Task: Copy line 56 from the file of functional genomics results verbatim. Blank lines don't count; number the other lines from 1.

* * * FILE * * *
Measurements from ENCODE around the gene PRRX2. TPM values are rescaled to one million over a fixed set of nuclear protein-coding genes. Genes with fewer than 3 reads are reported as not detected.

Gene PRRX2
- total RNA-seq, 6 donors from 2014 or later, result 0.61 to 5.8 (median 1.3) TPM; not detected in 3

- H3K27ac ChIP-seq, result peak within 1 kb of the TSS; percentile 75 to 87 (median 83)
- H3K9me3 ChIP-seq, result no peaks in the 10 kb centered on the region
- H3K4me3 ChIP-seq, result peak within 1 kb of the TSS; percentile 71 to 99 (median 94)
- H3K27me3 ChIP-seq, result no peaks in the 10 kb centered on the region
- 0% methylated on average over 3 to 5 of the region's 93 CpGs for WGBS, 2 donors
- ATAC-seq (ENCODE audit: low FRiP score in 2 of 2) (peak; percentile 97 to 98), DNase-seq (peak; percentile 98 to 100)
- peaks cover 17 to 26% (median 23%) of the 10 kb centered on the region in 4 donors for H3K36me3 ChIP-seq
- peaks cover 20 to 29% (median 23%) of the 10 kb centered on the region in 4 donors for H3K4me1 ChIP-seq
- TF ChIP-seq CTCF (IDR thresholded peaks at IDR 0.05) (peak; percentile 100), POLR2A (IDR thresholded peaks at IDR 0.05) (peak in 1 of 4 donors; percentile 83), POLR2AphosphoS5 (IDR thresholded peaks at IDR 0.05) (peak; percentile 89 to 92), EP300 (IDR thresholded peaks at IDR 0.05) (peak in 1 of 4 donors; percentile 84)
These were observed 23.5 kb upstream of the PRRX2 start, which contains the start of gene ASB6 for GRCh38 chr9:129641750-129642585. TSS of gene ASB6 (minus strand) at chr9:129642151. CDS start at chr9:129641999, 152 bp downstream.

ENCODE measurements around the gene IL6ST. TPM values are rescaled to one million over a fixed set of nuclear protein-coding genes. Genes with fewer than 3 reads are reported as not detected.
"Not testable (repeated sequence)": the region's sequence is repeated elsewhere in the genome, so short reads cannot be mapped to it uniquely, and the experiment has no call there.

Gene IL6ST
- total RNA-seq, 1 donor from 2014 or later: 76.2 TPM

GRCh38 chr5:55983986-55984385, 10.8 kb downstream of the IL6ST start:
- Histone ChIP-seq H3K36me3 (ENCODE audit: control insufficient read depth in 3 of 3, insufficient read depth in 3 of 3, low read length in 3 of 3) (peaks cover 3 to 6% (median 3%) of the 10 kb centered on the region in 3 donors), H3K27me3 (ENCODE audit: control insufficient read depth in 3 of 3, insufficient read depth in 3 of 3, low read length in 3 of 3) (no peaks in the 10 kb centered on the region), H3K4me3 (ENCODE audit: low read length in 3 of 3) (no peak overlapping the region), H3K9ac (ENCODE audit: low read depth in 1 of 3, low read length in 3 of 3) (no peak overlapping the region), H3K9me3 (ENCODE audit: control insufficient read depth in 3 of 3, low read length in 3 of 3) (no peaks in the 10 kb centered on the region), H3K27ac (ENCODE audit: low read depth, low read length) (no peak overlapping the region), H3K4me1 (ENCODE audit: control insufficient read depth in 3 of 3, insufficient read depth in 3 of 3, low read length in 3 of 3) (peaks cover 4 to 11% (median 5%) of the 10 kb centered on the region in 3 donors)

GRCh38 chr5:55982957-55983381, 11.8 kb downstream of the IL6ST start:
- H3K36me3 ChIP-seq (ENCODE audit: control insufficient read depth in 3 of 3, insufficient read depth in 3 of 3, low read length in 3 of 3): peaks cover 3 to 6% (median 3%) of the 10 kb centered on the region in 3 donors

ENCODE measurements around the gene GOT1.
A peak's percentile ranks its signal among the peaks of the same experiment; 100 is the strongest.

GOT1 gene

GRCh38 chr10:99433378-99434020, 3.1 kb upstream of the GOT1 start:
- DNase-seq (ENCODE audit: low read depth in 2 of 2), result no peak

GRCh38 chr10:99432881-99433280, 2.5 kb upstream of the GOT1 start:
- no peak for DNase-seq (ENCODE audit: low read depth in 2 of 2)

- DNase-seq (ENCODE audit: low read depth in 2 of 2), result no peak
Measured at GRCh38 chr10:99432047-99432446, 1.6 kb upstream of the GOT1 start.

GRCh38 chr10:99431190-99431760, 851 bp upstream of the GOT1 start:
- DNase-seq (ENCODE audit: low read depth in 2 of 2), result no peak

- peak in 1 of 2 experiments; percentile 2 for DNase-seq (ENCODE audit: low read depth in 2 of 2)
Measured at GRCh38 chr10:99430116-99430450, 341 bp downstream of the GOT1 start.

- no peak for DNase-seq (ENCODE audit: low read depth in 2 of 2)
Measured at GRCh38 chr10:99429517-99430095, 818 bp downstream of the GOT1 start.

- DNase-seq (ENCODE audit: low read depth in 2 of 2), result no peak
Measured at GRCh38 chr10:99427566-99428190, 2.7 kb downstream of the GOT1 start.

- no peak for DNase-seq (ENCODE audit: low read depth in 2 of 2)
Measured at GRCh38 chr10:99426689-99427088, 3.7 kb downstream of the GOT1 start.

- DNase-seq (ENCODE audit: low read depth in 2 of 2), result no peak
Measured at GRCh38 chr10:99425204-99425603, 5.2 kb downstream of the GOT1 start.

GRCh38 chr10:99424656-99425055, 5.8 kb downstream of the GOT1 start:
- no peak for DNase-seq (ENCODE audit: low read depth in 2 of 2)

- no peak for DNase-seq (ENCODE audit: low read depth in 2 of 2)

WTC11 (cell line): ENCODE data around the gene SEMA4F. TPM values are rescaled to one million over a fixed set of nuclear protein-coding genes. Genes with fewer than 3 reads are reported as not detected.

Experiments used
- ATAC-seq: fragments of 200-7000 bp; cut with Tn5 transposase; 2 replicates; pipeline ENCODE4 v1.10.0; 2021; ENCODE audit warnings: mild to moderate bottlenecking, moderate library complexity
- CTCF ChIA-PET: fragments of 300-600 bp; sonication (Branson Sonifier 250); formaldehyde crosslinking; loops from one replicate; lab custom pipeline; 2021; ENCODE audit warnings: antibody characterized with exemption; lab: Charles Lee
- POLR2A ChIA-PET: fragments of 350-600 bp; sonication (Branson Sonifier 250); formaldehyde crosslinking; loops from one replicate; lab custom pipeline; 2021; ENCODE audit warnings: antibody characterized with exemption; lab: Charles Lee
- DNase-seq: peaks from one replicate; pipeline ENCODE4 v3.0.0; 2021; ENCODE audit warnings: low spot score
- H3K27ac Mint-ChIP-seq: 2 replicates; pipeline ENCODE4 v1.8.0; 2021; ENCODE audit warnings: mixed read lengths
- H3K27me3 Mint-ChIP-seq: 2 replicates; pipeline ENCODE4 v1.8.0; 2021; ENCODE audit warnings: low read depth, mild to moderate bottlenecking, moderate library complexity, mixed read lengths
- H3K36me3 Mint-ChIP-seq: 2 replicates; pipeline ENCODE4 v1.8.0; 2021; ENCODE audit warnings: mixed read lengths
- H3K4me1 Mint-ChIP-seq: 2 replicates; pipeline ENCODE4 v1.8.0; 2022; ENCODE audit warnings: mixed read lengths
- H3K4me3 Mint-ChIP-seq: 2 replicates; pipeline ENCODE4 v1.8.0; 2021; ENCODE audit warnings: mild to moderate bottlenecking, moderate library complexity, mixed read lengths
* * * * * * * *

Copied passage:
- H3K4me3 Mint-ChIP-seq: 2 replicates; pipeline ENCODE4 v1.8.0; 2021; ENCODE audit warnings: mild to moderate bottlenecking, moderate library complexity, mixed read lengths